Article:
The Ferguson Report, Part 2: African-Americans: No Longer Cash Cow for the City?

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Investigation was launched under then AG Eric Holder

Ferguson Cops Relentlessly Preyed on Victims — But Things Are Changing

This article is from WhoWhatWhy.org

In our excerpts from The Ferguson Report, Part 1: Breathing While Black, and Other Offenses, we presented a number of appalling incidents that showed what African-Americans were subjected to every day by the Ferguson Police Department. This behavior was driven by racism at its rawest. But there was another dimension to this predatory behavior: Money. The more tickets the police wrote, the more money they earned for the city. And the more brownie points they earned for themselves.

And the poor got poorer.

In the comments above, we use the past tense. We do not know how much of this sort of thing is still going on. We do know that Ferguson is going through the paroxysms of dramatic transition.

Thanks to The Ferguson Report, many reforms are in the works, and some have already taken place. For example, the lowered cap on revenue from traffic tickets: It can now make up only 12.5 percent of a city’s operating revenue in St. Louis County — down from the previously permitted 30 percent.

Other reforms include the replacement of the city manager, the police chief, and the municipal judge. This new judge, Donald McCullin — an African-American — recently revealed a plan to withdraw all arrest warrants issued before December 31, 2015. About 10,000 people will be affected. Those who had been arrested will receive new court dates, new pretrial options, or other options, such as payment plans or community service. And suspended licenses will be reinstated if they resulted from a failure to appear in court or a failure to pay a fine.

Judge McCullin said that the “changes should continue the process of restoring confidence in the court, alleviating fears of the consequences of appearing in court, and giving many residents a fresh start.”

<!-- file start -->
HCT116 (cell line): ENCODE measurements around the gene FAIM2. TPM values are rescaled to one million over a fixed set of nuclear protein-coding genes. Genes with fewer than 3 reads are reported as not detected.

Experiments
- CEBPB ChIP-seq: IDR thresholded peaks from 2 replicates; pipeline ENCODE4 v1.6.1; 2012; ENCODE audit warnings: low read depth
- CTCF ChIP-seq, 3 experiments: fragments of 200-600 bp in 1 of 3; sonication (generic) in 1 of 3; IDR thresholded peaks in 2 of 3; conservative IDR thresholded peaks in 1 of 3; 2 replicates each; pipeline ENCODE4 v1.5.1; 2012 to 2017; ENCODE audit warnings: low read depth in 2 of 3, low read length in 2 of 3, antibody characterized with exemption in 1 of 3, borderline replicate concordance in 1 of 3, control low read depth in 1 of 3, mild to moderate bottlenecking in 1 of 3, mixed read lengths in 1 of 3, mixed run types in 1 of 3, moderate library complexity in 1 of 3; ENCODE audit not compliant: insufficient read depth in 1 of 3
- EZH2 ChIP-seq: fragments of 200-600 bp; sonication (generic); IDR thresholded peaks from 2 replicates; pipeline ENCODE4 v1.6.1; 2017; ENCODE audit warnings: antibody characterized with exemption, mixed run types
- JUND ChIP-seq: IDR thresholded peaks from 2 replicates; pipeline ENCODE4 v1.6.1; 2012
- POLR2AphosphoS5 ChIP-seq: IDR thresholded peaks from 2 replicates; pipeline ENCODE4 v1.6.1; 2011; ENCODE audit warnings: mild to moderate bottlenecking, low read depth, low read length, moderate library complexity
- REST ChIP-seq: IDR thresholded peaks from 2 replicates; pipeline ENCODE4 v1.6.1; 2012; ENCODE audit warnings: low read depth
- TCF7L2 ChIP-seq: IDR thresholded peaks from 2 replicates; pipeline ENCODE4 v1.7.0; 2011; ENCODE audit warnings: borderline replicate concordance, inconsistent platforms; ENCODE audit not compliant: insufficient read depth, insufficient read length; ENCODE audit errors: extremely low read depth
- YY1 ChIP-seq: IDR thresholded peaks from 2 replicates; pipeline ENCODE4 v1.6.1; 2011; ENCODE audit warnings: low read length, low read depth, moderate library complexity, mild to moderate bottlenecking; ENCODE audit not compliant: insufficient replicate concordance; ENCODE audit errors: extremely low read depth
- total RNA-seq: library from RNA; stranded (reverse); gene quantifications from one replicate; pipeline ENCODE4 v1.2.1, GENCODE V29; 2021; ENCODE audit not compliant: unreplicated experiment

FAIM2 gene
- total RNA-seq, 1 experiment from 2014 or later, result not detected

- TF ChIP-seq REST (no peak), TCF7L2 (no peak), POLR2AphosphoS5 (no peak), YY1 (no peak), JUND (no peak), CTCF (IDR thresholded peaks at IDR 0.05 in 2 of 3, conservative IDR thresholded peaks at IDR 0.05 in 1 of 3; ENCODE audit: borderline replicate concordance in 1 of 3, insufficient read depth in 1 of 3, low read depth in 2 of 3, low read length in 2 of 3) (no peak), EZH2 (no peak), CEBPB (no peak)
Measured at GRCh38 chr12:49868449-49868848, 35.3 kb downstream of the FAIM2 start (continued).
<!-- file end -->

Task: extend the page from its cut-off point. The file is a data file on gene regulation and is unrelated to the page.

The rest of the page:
Many deep-rooted and systemic problems remain. And many new ones will be created by these chaotic changes, some anticipated, some not. More adjustments will have to be made. Its a matter of breaking many eggs to make an omelet. A study group for the Missouri Supreme Court is contemplating additional areas of reform. They say they will release a final report on December 1, 2015.

The selections below have been edited and compressed to fit space requirements.

EXCERPTS FROM THE FERGUSON REPORT

City, police, and court officials for years have worked in concert to maximize revenue at every stage of the enforcement process, beginning with how fines and fine enforcement processes are established. In a February 2011 report requested by the City Council at a Financial Planning Session and drafted by Ferguson’s Finance Director, with contributions from Chief Jackson, the Finance Director reported on “efforts to increase efficiencies and maximize collection” by the municipal court.

FPD officers routinely issue multiple citations during a single stop, often for the same violation. Issuing three or four charges in one stop is not uncommon in Ferguson. Officers sometimes write six, eight, or, in at least one instance, fourteen citations for a single encounter. Indeed, officers told us that some compete to see who can issue the largest number of citations during a single stop.

The report included an extensive comparison of Ferguson’s fines to those of surrounding municipalities and noted with approval that Ferguson’s fines are “at or near the top of the list.”More Tickets, Higher Fines

The chart noted, for example, that while other municipalities’ parking fines generally range from $5 to $100, Ferguson’s is $102.

The chart also observed that the charge for “Weeds/Tall Grass” was as little as $5 in one city, but in Ferguson it ranged from $77 to $102.

Along with its high fine schedule, the City directs FPD to aggressively enforce the municipal code. City and police leadership pressure officers to write citations, independent of any public safety need, and rely on citation productivity to fund the City budget.

In an email from March 2010, the Finance Director wrote to Chief Jackson that “unless ticket writing ramps up significantly before the end of the year, it will be hard to significantly raise collections next year. What are your thoughts? Given that we are looking at a substantial sales tax shortfall, it’s not an insignificant issue.”

Chief Jackson responded that the City would see an increase in fines once more officers were hired and that he could target the $1.5 million forecast. Significantly, Chief Jackson stated that he was also “looking at different shift schedules which will place more officers on the street, which in turn will increase traffic enforcement per shift.”